Disability Students Are Bullied More
It isn’t right but it is a fact, according to the latest findings from a study published in Paediatrics, that primary aged children with a disability or health care need is more likely to be the target of bullying in mainstream schooling.
Almost 1500 children, their parents and teachers were surveyed and found that 1 in 3 chldren had some sort of extra health care need. When the results of these surveys were then cross examined with school records it was evident that children with disabilities had a larger number of absentees and lower grades. Which given their extra needs of support was not surprising. The results also mentioned children with high care needs were less motivated to achieve academically and more likely to have behavior problems.
But was even more surprising was after closer examination of those children’s responses, and their carer’s, it was noted that these students felt unsafe at school and had been victim’s of bullying or teasing at some point on school grounds. This is disappointing considering the increase of inclusion and and large amount of mainstreaming of special needs students we have in regular classrooms today.
It is widely accepted today to include children with special needs into mainstream and one would have thought the bullying of these students would have decreased because of more public awareness of equality. Having a past as a Special Education Teacher and a parent of a child with dyspraxia it is concerning to read these results.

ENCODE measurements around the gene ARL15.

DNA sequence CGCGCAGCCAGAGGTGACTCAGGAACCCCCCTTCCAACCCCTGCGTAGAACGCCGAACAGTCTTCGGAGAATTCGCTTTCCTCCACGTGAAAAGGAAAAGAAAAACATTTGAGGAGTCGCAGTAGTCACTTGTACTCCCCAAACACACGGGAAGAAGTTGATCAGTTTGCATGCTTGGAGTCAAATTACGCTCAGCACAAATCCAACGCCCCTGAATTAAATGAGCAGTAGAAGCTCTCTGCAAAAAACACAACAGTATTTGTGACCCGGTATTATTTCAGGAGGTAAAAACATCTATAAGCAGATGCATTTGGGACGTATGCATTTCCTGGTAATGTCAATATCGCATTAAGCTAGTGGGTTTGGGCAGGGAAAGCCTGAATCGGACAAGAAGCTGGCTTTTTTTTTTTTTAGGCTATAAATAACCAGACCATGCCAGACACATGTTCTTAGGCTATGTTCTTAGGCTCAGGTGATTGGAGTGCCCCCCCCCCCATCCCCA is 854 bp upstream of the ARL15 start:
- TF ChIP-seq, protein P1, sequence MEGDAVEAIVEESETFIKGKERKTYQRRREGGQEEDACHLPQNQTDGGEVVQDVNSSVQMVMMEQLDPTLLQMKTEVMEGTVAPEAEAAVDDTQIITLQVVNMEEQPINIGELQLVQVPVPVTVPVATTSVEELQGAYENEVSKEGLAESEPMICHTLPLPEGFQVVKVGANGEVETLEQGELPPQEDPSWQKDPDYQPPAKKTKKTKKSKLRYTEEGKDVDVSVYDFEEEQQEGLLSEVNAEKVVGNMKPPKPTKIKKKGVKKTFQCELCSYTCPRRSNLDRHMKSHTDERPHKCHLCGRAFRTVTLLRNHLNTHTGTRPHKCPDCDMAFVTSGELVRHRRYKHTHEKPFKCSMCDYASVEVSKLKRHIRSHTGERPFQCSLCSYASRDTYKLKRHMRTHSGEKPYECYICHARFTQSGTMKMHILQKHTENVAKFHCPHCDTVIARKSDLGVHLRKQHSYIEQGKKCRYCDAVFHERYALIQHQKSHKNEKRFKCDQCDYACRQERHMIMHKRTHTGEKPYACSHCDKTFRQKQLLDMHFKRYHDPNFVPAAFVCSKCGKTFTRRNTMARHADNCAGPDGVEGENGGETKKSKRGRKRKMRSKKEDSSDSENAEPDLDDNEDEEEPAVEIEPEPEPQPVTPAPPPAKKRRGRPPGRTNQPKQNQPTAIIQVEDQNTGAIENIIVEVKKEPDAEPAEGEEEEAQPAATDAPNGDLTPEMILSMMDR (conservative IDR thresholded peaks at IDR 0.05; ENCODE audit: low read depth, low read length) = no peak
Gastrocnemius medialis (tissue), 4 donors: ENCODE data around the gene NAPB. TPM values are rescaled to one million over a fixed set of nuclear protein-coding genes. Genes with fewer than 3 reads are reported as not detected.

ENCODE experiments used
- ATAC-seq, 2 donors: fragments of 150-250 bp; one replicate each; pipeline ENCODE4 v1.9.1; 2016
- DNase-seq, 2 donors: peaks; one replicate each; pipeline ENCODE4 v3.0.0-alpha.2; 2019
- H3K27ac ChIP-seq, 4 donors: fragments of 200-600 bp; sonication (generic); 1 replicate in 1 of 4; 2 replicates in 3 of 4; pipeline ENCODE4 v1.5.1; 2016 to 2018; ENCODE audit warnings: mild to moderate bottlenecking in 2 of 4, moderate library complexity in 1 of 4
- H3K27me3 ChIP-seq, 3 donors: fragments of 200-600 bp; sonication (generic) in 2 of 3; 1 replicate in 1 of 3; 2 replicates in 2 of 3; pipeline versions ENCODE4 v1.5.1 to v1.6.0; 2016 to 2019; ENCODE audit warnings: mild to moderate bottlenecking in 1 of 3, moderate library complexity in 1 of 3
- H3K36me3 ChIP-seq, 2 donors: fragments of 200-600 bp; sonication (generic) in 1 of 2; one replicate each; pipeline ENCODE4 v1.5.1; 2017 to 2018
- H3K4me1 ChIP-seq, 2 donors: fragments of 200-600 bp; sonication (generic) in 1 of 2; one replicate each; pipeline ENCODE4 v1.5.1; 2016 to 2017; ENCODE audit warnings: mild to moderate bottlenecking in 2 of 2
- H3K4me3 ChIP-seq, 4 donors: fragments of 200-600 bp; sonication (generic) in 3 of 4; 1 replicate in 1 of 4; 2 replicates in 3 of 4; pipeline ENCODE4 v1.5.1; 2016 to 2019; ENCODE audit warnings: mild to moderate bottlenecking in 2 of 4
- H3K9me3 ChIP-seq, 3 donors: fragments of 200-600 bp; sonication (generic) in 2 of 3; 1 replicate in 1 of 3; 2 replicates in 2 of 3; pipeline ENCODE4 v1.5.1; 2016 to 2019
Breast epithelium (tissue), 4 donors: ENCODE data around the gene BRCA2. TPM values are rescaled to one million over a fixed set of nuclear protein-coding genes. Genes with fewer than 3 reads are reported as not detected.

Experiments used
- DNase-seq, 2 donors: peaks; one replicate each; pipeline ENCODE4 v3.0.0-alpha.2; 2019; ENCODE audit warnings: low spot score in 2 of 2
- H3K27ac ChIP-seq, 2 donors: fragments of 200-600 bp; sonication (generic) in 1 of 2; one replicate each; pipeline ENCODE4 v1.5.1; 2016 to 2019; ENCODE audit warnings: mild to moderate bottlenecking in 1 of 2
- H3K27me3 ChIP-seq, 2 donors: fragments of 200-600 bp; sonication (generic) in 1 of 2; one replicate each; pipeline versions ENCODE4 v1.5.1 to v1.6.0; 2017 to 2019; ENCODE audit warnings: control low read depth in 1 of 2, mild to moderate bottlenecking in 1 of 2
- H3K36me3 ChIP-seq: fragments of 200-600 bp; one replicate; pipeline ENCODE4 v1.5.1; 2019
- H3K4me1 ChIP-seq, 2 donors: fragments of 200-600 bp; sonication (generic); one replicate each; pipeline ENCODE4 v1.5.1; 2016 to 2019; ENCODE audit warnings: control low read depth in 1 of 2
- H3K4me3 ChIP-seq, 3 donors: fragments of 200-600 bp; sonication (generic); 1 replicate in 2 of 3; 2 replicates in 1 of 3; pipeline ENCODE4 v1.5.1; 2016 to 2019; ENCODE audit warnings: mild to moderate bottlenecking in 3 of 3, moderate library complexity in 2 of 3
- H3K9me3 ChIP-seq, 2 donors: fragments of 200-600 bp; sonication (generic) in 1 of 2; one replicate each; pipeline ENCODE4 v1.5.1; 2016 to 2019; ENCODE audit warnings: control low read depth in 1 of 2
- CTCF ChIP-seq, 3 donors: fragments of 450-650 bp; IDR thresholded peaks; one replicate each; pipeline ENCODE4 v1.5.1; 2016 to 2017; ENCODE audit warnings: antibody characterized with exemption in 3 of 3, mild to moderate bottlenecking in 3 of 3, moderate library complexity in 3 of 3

As parents and teachers it is our job to help educate children on special needs in order for them to understand the emotions of others living in different circumstance and there are now a number of social acceptance or anti-bullying programs out there to be implemented by schools and parents to help reduce school bullying.
Try to avoid the short lived bullying courses, and consider implementing a program with a long term strategy or whole school approach. The best types are when bullies are accountable to their peers and stand out badly if they don’t comply. My past experience required me to seek out primary schools willing to integrate children with special needs, particularly autism, and have seen many programs tried. Some were good but class based or short lived, and some were obviously written by people who didn’t have to implement them, and therefore failed to achieve.
So, in the end I implemented my own program that addressed the questions the mainstream students and teachers had around the special needs students being integrated. The activities weren’t just worksheets and stories but involved dressing up, role play and creating artworks – all of which led to more interaction, and therefore had more impact. I’d then help the teacher & the school with a list of strategies to implement in the classroom and playground to support the acceptance program. This program now has been used in many classrooms by regular primary teachers throughout Australia and America.
Because budgets and funding is tight in most schools, as a teacher or school do your research before purchasing anti-bullying programs. The ‘quick fix’ methods tend to be nothing more than a band aid. Look for programs with long term strategies to put in place AFTER the course of activities.
And if you were wanting to read more about my “Kids4Kids Social Acceptance Program” click here. Be sure to let me know how it goes if you implement it too! I’m always keen to hear what other teacher’ have done with it or added to it.